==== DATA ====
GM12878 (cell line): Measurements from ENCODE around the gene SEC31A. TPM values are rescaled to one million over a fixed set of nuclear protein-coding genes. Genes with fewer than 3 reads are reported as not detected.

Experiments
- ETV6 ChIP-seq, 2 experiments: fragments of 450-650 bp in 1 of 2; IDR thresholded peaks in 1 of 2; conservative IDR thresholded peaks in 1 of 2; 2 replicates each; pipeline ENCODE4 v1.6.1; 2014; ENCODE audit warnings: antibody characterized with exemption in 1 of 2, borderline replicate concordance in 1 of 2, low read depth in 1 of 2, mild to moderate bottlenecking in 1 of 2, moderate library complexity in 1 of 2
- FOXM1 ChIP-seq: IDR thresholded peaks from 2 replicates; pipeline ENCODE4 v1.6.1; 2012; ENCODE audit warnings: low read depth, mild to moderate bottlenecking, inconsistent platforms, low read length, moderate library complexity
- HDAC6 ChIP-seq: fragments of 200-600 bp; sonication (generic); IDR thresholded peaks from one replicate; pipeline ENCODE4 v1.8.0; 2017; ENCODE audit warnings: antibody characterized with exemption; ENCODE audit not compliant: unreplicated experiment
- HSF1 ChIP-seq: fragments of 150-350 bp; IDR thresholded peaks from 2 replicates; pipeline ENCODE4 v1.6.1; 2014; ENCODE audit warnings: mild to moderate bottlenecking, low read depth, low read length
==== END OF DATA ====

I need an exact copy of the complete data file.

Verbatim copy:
GM12878 (cell line): Measurements from ENCODE around the gene SEC31A. TPM values are rescaled to one million over a fixed set of nuclear protein-coding genes. Genes with fewer than 3 reads are reported as not detected.

Experiments
- ETV6 ChIP-seq, 2 experiments: fragments of 450-650 bp in 1 of 2; IDR thresholded peaks in 1 of 2; conservative IDR thresholded peaks in 1 of 2; 2 replicates each; pipeline ENCODE4 v1.6.1; 2014; ENCODE audit warnings: antibody characterized with exemption in 1 of 2, borderline replicate concordance in 1 of 2, low read depth in 1 of 2, mild to moderate bottlenecking in 1 of 2, moderate library complexity in 1 of 2
- FOXM1 ChIP-seq: IDR thresholded peaks from 2 replicates; pipeline ENCODE4 v1.6.1; 2012; ENCODE audit warnings: low read depth, mild to moderate bottlenecking, inconsistent platforms, low read length, moderate library complexity
- HDAC6 ChIP-seq: fragments of 200-600 bp; sonication (generic); IDR thresholded peaks from one replicate; pipeline ENCODE4 v1.8.0; 2017; ENCODE audit warnings: antibody characterized with exemption; ENCODE audit not compliant: unreplicated experiment
- HSF1 ChIP-seq: fragments of 150-350 bp; IDR thresholded peaks from 2 replicates; pipeline ENCODE4 v1.6.1; 2014; ENCODE audit warnings: mild to moderate bottlenecking, low read depth, low read length